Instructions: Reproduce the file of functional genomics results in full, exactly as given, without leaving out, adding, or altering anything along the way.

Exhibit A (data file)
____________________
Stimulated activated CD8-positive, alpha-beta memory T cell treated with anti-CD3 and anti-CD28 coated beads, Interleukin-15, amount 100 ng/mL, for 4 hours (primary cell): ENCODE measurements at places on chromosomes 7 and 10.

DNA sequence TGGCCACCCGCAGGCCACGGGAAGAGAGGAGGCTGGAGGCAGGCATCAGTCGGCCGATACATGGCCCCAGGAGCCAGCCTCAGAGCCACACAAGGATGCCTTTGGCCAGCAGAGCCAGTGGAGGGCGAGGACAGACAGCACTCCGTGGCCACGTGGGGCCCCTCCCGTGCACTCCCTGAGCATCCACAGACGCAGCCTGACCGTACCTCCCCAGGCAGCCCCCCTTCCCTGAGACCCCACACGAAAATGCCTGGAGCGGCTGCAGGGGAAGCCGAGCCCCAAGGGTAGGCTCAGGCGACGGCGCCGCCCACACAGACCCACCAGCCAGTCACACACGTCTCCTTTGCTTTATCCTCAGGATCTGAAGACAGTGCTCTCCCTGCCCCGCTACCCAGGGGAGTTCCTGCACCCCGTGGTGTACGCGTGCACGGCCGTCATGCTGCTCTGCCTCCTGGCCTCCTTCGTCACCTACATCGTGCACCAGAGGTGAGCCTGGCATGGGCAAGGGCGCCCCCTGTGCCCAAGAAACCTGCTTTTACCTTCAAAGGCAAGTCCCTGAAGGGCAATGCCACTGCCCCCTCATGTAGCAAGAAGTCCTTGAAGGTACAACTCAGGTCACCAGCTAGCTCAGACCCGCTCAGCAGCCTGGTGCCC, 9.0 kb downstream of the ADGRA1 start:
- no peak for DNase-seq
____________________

Stimulated activated CD8-positive, alpha-beta memory T cell treated with anti-CD3 and anti-CD28 coated beads, Interleukin-15, amount 100 ng/mL, for 4 hours (primary cell): ENCODE measurements at places on chromosomes 7 and 10.

DNA sequence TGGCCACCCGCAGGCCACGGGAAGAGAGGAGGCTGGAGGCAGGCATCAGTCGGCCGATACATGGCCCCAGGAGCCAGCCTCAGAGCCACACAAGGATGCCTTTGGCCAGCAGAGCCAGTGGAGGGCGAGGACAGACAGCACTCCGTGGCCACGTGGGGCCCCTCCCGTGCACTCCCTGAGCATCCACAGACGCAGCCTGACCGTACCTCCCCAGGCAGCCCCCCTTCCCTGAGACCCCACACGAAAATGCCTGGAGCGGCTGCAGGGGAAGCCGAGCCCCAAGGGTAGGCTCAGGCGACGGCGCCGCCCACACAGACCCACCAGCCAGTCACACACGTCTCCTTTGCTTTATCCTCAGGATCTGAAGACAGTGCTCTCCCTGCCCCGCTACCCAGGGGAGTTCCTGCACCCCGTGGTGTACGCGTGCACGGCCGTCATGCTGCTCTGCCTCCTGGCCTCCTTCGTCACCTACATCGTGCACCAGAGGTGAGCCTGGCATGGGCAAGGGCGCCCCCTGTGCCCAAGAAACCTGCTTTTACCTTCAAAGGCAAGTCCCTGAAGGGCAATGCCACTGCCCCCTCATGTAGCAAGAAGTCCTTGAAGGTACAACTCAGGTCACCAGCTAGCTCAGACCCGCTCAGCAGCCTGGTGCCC, 9.0 kb downstream of the ADGRA1 start:
- no peak for DNase-seq